With the focus on fighting corruption and full attention to policy-making, the rights of LGBTI people are seen as a peripheral issue, despite the fact that they are fundamental human rights.
Kosovo has started too late to address the issue of LGBTI rights in the public domain.
LGBTI people have certainly had a hidden life of their own, as safe spaces beyond private spaces have been and remain quite limited.
Thus, they started having meetings at their homes, as a place where they could articulate their demands and share daily challenges.
With the establishment of the organizations working for LGBTI rights and human rights in general, activism began to spread beyond private spaces, from home to public spaces – which is still limited due to discrimination and severe oppression of LGBTI people. Public debate on LGBTI rights brings challenges too. In a society under transition, of generation clashes, with very limited information about LGBTI people (there is still misinformation about what LGBTI is), with a mentality, according to which, there were no LGBTI people in this society, but they were brought here after the war, they were ‘imported’ by the internationals, by the West. With the focus on fighting corruption and full attention to policy-making, the rights of LGBTI people are seen as a peripheral issue, despite the fact that they are fundamental human rights. Thus, even in the efforts undertaken by the institutions is reflected this kind of attitude.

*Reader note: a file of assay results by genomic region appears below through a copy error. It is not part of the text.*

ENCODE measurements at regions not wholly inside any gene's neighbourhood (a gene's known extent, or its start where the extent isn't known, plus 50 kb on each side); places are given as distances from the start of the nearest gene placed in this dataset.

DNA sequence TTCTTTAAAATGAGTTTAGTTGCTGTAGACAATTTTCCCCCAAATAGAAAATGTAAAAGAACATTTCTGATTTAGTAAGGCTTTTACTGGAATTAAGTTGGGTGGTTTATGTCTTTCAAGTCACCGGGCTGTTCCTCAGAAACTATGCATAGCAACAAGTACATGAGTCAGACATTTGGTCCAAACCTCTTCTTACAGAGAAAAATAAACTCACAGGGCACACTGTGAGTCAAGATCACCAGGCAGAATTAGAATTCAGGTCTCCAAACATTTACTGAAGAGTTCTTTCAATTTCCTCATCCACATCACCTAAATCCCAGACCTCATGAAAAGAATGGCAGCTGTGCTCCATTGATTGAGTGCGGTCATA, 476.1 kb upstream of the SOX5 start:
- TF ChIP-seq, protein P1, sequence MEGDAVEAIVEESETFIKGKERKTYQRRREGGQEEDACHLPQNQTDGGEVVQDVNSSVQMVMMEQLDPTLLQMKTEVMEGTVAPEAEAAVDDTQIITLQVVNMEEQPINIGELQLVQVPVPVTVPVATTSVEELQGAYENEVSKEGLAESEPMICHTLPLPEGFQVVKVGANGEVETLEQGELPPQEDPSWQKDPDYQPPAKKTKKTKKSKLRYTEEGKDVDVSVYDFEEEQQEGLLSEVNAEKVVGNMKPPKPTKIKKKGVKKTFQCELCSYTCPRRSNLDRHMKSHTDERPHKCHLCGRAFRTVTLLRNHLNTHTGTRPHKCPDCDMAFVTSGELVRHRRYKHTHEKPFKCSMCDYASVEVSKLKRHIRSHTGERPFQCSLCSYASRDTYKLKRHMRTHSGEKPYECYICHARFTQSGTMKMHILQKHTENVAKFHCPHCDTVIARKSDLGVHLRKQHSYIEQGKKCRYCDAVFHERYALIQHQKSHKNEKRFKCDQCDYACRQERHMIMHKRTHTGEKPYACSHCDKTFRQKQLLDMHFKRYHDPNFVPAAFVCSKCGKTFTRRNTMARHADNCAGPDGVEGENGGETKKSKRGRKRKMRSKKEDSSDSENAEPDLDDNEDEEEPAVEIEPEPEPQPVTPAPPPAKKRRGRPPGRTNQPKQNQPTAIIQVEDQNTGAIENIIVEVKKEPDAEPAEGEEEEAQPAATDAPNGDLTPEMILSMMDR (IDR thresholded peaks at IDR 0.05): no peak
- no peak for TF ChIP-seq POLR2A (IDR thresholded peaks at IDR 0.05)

LGBTI people in principle are a special social group, but this should not be translated into treating them unequally. Perhaps, the uniqueness of this social group stems precisely from the multiple oppression they experience and from the perception of the majority that they are ‘different’, ‘unacceptable’, ‘sick’. As long as this exclusion continues to be normal, oppression will continue.
Some of the LGBTI people in Kosovo, on a daily basis, some on a monthly basis, some less often than that, will face various storms in their lives. But the path of the LGBTI movement is characterized by solidarity, a spirit that is conveyed from activist to activist. Solidarity will be the main driver of LGBTI people enabling them to face any challenge and it will be a key factor in empowering LGBTI communities. For years, the streets often have been full of activists, but whenever necessary, we will continue protests until every individual, regardless of sexual orientation, gender identity, race, language, religion is treated equally.
Blert Morina, Executive Director at the Centre for Equality and Freedom Kosovo